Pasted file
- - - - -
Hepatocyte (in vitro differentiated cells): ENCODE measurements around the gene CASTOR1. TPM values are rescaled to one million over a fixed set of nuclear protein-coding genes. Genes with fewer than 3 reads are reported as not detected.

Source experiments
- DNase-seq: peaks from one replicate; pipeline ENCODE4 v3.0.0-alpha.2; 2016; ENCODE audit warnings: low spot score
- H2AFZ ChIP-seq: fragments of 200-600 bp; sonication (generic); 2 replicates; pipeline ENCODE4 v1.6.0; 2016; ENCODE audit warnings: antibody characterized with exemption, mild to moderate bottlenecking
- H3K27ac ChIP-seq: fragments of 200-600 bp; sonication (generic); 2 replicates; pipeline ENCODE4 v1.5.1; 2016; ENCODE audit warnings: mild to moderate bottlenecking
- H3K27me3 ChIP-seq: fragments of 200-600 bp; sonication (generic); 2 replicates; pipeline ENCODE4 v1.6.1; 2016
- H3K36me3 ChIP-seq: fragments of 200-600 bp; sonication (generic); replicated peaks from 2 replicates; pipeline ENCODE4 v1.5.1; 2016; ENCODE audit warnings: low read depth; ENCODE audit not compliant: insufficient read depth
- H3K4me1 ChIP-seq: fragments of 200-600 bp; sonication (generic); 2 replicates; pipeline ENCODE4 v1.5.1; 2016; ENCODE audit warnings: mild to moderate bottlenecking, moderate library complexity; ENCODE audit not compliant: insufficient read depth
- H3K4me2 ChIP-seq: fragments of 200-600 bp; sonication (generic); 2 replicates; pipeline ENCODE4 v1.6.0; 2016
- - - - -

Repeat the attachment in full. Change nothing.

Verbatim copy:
Hepatocyte (in vitro differentiated cells): ENCODE measurements around the gene CASTOR1. TPM values are rescaled to one million over a fixed set of nuclear protein-coding genes. Genes with fewer than 3 reads are reported as not detected.

Source experiments
- DNase-seq: peaks from one replicate; pipeline ENCODE4 v3.0.0-alpha.2; 2016; ENCODE audit warnings: low spot score
- H2AFZ ChIP-seq: fragments of 200-600 bp; sonication (generic); 2 replicates; pipeline ENCODE4 v1.6.0; 2016; ENCODE audit warnings: antibody characterized with exemption, mild to moderate bottlenecking
- H3K27ac ChIP-seq: fragments of 200-600 bp; sonication (generic); 2 replicates; pipeline ENCODE4 v1.5.1; 2016; ENCODE audit warnings: mild to moderate bottlenecking
- H3K27me3 ChIP-seq: fragments of 200-600 bp; sonication (generic); 2 replicates; pipeline ENCODE4 v1.6.1; 2016
- H3K36me3 ChIP-seq: fragments of 200-600 bp; sonication (generic); replicated peaks from 2 replicates; pipeline ENCODE4 v1.5.1; 2016; ENCODE audit warnings: low read depth; ENCODE audit not compliant: insufficient read depth
- H3K4me1 ChIP-seq: fragments of 200-600 bp; sonication (generic); 2 replicates; pipeline ENCODE4 v1.5.1; 2016; ENCODE audit warnings: mild to moderate bottlenecking, moderate library complexity; ENCODE audit not compliant: insufficient read depth
- H3K4me2 ChIP-seq: fragments of 200-600 bp; sonication (generic); 2 replicates; pipeline ENCODE4 v1.6.0; 2016